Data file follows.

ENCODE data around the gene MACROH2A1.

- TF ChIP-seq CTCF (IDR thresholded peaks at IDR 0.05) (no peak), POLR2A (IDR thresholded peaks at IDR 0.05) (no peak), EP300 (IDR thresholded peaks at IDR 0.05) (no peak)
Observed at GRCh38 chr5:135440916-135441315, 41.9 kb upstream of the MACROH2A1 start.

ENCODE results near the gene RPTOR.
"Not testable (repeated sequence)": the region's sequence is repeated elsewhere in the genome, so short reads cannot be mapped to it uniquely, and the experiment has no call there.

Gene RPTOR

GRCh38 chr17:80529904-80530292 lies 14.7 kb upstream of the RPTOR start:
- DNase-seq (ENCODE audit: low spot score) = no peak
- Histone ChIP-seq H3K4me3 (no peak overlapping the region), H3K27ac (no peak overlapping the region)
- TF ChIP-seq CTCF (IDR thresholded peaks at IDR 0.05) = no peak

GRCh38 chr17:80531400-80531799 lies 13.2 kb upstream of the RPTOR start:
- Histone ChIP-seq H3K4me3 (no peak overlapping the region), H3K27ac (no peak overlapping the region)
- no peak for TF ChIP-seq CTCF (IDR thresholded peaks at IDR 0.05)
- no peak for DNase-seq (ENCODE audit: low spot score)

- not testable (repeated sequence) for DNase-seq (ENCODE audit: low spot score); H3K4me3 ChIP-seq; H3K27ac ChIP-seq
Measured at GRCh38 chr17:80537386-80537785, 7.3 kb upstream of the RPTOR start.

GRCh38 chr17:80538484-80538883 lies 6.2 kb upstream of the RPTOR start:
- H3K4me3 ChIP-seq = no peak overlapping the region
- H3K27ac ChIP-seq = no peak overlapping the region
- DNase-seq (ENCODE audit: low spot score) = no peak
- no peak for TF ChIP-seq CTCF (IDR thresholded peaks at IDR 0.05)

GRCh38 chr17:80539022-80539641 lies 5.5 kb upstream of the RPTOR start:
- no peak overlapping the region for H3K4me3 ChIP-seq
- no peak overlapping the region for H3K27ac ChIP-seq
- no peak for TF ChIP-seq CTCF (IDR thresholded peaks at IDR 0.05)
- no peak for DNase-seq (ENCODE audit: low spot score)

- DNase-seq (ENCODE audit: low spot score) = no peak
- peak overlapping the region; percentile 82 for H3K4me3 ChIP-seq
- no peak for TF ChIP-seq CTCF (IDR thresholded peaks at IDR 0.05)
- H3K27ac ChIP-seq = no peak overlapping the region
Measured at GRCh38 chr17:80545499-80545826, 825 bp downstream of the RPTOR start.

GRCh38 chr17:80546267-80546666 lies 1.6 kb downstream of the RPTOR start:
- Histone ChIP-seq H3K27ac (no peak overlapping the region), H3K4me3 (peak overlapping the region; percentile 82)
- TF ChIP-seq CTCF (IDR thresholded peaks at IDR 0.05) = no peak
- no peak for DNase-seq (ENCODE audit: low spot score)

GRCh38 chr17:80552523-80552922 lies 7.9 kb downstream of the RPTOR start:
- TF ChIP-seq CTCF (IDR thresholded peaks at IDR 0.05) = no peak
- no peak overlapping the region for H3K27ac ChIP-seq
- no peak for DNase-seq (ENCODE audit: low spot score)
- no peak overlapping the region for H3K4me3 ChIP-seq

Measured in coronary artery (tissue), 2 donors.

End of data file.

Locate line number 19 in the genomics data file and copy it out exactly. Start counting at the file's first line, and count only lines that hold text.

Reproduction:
- H3K27ac ChIP-seq = no peak overlapping the region